"The FDA has succumbed to pressure from Wyeth in its attempt to clear the market of safer alternatives to its unsafe products," said Erika Schwartz, M.D., a co-founder of BHI, the Bioidentical Hormone Initiative, a not-for-profit medical organization comprised of conventionally trained, practicing physicians who have successfully treated patients with bioidentical hormones for years.
"The FDA should protect the interest of women, not the profits of Wyeth."
The campaign to discredit compounded bioidentical hormones enrages physicians.
January 14, 2008 excerpt from Bioidentical
"Thus, it is critical that women be given the information that these natural hormones do not have the negative side effects of the synthetic hormones and in no way pertain to the conclusions reached by the Women's Health Initiative (WHI) study. Natural hormones are a safe and more conservative approach to hormone replacement therapy that does not carry the risks associated with Premarin and Provera.
"There are no legitimate medical, scientific or legal reasons for the FDA to take this action," said Dr. Schwartz. "It would require countless women to return to their doctors and alter the medications they have used both safely and effectively for years. If the FDA has its way, since estriol is available in Europe, a woman will need a passport, not a prescription to get her medication.
"The citizen petition filed by Wyeth with the FDA requested that estriol be removed from the market, along with other requests to remove customized medications that compete with their flawed products. The petition created a tremendous backlash from women, doctors and pharmacists. Over 77,000 comments, a near record, were filed with the FDA in response to the petition, all but a handful opposing Wyeth's request.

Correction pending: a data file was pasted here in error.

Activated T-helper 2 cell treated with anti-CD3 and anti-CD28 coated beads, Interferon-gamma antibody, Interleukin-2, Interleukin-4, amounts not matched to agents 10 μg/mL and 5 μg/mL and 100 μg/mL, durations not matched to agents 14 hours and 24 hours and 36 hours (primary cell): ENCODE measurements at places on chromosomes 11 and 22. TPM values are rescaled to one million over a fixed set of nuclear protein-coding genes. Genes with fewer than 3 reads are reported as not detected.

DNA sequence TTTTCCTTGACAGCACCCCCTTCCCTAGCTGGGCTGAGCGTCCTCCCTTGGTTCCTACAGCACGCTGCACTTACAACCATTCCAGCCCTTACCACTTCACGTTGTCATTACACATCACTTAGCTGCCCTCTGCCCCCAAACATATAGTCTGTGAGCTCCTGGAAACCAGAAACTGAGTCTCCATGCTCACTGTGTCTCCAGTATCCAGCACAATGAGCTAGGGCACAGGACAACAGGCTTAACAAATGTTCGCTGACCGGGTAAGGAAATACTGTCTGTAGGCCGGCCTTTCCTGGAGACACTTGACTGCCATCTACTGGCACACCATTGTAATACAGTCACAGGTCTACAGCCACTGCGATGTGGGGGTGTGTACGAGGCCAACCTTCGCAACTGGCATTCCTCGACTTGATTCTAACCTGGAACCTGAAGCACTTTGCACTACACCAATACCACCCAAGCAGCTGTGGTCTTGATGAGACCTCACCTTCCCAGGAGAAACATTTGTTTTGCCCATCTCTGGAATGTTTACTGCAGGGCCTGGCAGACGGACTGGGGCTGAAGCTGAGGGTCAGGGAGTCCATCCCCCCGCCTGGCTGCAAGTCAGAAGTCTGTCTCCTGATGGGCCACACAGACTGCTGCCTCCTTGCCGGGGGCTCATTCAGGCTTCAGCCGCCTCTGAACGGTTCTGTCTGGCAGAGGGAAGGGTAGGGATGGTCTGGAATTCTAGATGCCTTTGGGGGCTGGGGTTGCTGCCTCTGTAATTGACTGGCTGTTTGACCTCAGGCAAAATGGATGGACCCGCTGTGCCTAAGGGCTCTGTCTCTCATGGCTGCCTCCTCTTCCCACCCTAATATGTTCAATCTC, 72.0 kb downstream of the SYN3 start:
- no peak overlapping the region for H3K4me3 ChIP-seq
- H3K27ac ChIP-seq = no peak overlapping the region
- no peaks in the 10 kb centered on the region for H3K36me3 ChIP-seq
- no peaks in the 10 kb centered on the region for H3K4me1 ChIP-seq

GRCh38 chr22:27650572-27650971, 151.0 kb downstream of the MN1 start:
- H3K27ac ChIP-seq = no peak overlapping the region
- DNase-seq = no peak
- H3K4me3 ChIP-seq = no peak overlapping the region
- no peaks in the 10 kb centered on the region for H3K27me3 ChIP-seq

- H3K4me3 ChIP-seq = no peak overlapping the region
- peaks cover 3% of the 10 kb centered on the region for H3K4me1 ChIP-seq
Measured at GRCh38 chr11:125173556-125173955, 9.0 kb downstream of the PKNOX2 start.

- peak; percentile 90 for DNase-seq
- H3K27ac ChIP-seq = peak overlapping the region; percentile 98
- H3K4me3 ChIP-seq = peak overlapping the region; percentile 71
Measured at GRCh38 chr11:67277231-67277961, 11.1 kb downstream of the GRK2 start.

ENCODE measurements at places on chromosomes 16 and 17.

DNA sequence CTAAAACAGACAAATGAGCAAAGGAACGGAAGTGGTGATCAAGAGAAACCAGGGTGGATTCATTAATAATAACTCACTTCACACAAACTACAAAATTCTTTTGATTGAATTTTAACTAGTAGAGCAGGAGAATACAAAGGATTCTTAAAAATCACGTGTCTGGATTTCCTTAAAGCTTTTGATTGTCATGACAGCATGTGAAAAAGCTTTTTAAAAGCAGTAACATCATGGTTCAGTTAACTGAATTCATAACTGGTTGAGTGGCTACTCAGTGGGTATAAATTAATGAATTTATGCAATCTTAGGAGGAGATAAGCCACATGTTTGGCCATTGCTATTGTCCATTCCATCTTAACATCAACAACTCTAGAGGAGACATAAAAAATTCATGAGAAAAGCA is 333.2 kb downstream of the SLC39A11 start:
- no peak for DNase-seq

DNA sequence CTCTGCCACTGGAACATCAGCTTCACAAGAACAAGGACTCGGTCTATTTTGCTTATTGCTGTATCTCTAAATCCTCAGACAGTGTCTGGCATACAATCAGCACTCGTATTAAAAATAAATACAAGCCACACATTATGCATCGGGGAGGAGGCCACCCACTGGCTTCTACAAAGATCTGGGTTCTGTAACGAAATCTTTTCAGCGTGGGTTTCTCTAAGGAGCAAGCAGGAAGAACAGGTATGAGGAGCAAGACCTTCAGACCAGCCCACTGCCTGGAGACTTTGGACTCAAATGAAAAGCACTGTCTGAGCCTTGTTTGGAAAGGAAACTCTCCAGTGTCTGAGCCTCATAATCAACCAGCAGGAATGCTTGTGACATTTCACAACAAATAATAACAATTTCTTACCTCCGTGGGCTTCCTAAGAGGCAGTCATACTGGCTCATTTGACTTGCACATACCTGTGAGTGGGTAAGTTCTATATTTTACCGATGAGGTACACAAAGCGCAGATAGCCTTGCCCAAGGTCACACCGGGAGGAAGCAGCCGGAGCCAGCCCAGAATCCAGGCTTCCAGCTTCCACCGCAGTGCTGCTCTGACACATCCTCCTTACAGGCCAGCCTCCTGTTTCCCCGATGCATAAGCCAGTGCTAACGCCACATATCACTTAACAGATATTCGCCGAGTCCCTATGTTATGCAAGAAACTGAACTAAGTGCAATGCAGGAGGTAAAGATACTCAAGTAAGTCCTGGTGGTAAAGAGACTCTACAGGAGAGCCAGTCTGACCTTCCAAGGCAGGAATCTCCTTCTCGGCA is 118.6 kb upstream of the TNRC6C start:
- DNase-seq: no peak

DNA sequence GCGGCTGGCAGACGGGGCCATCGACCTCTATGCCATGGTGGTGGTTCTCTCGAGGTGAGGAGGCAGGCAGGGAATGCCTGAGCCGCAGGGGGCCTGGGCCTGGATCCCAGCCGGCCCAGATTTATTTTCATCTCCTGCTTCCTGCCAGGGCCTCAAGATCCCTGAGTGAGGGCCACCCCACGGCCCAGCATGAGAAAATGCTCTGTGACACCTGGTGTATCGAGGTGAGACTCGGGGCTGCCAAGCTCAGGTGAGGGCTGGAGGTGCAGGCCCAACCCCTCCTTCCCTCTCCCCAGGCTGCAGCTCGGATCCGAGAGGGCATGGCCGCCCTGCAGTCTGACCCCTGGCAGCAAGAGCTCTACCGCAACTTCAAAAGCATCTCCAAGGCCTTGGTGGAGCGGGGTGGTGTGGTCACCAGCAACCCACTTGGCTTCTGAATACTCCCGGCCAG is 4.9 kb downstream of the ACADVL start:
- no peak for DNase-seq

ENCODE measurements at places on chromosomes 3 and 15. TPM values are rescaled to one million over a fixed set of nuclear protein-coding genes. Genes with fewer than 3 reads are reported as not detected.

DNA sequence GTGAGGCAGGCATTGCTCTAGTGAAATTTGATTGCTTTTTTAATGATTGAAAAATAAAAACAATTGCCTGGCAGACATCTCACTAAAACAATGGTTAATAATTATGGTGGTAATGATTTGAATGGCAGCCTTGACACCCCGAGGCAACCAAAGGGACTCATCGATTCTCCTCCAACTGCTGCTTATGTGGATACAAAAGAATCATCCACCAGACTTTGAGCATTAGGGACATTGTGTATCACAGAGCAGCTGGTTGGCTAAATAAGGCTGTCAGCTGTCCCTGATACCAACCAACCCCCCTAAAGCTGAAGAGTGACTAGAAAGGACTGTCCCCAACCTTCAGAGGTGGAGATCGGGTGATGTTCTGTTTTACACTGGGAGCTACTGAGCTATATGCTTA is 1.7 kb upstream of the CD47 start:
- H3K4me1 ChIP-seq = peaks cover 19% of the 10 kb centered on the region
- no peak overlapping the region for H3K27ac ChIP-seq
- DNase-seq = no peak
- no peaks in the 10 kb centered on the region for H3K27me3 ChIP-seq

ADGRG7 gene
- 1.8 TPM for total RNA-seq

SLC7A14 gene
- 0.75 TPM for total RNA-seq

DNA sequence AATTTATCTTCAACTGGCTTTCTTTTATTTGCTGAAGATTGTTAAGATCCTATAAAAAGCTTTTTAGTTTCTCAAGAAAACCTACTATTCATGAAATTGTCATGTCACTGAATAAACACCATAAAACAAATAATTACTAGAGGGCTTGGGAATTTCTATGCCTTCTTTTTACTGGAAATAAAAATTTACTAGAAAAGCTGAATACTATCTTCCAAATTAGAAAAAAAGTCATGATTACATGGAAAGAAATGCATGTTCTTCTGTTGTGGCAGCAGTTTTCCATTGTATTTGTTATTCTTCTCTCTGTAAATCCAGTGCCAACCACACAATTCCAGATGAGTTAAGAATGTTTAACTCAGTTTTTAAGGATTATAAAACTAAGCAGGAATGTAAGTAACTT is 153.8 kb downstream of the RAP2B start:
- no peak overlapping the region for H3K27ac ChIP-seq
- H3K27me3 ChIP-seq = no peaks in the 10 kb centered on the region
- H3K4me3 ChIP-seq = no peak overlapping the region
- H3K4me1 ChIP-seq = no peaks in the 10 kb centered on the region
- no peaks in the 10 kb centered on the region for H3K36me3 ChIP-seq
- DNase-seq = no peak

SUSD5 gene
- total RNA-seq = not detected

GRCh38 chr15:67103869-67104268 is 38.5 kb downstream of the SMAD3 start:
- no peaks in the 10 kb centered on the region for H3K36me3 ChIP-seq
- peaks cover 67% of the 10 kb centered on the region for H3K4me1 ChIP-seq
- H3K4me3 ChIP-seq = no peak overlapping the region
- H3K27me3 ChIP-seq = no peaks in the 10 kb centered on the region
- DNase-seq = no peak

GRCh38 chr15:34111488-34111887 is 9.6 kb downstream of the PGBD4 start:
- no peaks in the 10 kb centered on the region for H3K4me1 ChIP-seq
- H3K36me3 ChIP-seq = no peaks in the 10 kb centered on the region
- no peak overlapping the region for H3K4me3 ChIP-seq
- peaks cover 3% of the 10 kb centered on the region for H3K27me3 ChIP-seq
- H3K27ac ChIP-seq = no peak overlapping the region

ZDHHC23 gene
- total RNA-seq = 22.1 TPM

"The few comments in support of the Wyeth petition were filed mostly by organizations with substantial financial ties to Wyeth," said Dr. Schwartz. "The FDA has chosen to protect Wyeth's wealth rather than women's health. This is a shameful act for this agency to take.”
IF THIS ISSUE IS IMPORTANT TO YOU
On January 9, 2008, FDA took action to impose harmful restrictions on the compounding and dispensing of bio-identical hormone replacement therapy (BHRT), specifically compounded medicines containing the drug estriol. This action has critical implications for pharmacists, patients and physicians.
You can learn more about the problem from the compounding pharmacists' point of view by clicking here.
Should you care to oppose the FDA's Action to Restrict BHRT, click
here to visit a website that provides more information and ways to
Page uploaded September 2002, Updated March 2008